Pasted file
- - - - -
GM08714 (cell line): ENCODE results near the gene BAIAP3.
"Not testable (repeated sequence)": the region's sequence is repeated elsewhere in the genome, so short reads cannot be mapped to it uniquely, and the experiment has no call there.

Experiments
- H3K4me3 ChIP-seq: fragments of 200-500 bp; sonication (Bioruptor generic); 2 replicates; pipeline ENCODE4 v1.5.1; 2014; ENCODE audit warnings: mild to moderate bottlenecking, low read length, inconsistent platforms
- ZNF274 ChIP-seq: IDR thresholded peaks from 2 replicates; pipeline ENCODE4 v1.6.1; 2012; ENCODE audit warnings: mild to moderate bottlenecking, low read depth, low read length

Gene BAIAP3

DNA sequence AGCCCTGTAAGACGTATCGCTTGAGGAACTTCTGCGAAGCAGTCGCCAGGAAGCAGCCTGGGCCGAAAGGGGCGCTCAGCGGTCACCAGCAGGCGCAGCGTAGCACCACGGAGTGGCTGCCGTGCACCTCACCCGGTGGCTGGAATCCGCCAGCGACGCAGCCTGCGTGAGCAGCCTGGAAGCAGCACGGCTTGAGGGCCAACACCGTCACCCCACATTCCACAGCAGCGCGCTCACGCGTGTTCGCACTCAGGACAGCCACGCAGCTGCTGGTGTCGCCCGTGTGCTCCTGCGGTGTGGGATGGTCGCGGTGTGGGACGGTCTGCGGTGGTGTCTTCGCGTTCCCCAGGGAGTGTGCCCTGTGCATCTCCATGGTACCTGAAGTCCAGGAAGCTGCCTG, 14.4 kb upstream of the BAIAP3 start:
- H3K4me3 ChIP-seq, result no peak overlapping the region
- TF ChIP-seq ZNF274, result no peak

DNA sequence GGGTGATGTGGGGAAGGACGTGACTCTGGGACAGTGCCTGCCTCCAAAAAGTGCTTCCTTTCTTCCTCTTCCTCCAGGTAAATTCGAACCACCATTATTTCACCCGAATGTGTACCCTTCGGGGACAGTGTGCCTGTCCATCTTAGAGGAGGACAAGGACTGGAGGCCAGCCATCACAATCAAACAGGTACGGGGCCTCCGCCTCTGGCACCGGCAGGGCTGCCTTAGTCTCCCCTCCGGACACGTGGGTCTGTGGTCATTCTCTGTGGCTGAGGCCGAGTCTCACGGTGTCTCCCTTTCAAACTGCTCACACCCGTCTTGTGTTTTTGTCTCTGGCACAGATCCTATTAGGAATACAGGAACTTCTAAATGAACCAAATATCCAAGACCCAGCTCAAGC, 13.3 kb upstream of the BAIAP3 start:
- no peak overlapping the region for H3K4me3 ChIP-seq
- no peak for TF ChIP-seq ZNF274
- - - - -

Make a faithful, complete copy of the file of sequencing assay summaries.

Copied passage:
GM08714 (cell line): ENCODE results near the gene BAIAP3.
"Not testable (repeated sequence)": the region's sequence is repeated elsewhere in the genome, so short reads cannot be mapped to it uniquely, and the experiment has no call there.

Experiments
- H3K4me3 ChIP-seq: fragments of 200-500 bp; sonication (Bioruptor generic); 2 replicates; pipeline ENCODE4 v1.5.1; 2014; ENCODE audit warnings: mild to moderate bottlenecking, low read length, inconsistent platforms
- ZNF274 ChIP-seq: IDR thresholded peaks from 2 replicates; pipeline ENCODE4 v1.6.1; 2012; ENCODE audit warnings: mild to moderate bottlenecking, low read depth, low read length

Gene BAIAP3

DNA sequence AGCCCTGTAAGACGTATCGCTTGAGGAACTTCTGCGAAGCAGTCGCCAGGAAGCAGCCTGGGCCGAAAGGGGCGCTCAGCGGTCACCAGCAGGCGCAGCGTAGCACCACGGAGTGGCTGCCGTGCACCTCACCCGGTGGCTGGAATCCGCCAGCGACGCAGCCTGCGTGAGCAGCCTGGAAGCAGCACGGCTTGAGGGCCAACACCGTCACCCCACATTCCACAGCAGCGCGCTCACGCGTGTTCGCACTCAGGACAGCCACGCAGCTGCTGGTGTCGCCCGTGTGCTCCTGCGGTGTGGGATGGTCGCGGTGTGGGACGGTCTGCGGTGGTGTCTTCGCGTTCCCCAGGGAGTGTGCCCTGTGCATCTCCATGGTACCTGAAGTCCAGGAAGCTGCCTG, 14.4 kb upstream of the BAIAP3 start:
- H3K4me3 ChIP-seq, result no peak overlapping the region
- TF ChIP-seq ZNF274, result no peak

DNA sequence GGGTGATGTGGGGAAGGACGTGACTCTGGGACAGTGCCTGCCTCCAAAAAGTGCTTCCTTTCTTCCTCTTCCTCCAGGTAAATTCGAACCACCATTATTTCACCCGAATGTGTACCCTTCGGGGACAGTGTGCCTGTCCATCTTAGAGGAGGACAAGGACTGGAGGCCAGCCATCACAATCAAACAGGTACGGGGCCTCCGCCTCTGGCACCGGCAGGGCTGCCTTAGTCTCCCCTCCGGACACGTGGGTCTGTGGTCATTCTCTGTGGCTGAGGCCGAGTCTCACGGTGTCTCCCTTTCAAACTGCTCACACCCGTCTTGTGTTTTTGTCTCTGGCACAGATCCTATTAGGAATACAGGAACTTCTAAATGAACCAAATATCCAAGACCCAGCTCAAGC, 13.3 kb upstream of the BAIAP3 start:
- no peak overlapping the region for H3K4me3 ChIP-seq
- no peak for TF ChIP-seq ZNF274